Trash or Treasure? Part Two
By Dan Breitwieser, WCJB TV 20 News.
In Part Two, we take a look at code enforcement officers--the people who can become your best friend if you're trying to keep a personal garbage dump out of your neighborhood.
Frustrated homeowners filed more than 10,000 last year, just within Gainesville city limits. That translates to almost a thousand a month. The code enforcement officers decide if the city can step in and clean up your personal eyesore.
A code enforcement officer's work is never done. For as quickly as one property is taken care of... two or three more take its place.
The eyes of Jeff Look are constantly scanning. He's been a Gainesville code enforcement officer for five years. He says many property owners think it's their right to do what they want with their own property.
"It certainly is their right, but we work for their neighbor," Look. "The neighbor, his rights are being violated by having to live next to it."
Though Alachua County has fewer problems than Gainesville, they can be much, much larger in scale. One property near Hawthorne had 30,000 tires that were cleaned out over a several month span. Though the weeds have grown back, the trash is gone.
Jackie McLain has her work cut out for her. She's 1 of just 4 code enforcement officers that covering the county--an area 10 times larger than Gainesville. They investigate about 800 complaints a year.
In contrast, 13 code enforcement officers cover gainesville. But they're responsible for a whopping 10,000 complaints each year.
"I pretty much look at my job as #1 to educate the public because a lot of times they don't know," says McLain.
Though some citizens that live near eyesores like Thomas Watkins say enough is enough and officers should focus their attention elsewhere. He moved into the 5th Avenue/Pleasant Street neighborhood about a year ago for its beauty and eclectic personality.
Across the street is a home that some would consider an eyesore, with broken windows, a car that doesn't look like it's been driven in ages parked in the grass, and a front porch filled to overflowing with furniture. Surprisingly, the homeowner is a former member of the Historic Preservation Board, George Tedford.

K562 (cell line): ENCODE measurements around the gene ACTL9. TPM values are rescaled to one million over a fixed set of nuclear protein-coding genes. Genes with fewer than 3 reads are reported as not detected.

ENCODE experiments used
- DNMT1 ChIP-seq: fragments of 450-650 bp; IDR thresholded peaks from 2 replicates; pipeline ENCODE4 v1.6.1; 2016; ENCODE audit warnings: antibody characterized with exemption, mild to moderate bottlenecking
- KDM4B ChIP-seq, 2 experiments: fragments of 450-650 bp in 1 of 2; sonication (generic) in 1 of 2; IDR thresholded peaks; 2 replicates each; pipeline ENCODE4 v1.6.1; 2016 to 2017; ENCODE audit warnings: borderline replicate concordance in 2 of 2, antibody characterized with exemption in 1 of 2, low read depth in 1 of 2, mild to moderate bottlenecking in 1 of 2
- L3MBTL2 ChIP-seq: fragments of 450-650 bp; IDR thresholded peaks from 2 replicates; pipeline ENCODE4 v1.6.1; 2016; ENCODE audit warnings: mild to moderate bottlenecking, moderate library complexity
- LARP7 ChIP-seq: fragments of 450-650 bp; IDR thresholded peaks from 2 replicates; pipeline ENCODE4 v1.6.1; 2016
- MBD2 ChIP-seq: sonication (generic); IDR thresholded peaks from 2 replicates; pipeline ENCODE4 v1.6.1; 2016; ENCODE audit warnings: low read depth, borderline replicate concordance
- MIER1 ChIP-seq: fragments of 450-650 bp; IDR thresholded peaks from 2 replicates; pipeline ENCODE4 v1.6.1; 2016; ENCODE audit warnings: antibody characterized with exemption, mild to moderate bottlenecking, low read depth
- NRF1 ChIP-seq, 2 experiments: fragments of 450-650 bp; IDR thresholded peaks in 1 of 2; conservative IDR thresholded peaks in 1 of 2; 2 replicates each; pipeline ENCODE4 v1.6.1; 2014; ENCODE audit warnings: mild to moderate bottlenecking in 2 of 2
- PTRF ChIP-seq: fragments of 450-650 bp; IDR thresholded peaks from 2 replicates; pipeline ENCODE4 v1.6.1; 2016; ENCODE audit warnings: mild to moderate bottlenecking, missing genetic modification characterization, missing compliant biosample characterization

But Watkins doesn't mind.
"He's a great neighbor and I appreciate living across the street from him," says Watkins. "He watches the house when we are out of town."
Tedford has more than 70,000 dollars in fines but he didn't want to talk about it.
With that ever-growing total, you may be wondering does anyone ever really pay up? We'll get to that Wednesday.
But for now, Watkins just wishes the city would shift their attention elsewhere.
"To the extent that I have concerns about property in the neighborhood, it would be ones that are boarded up and not being used at all," says Watkins. And of course, George's is not that."
So as you can see, everyone has their own opinion. But the final word rests with the city or county ordinances. You can find those at www.municode.com or at city hall.
Wednesday, we take a look at the worst of the worst. What does it take to bring in the bulldozers and who pays for it? We'll show you when we wrap up our special Trash or Treasure report Wednesday.
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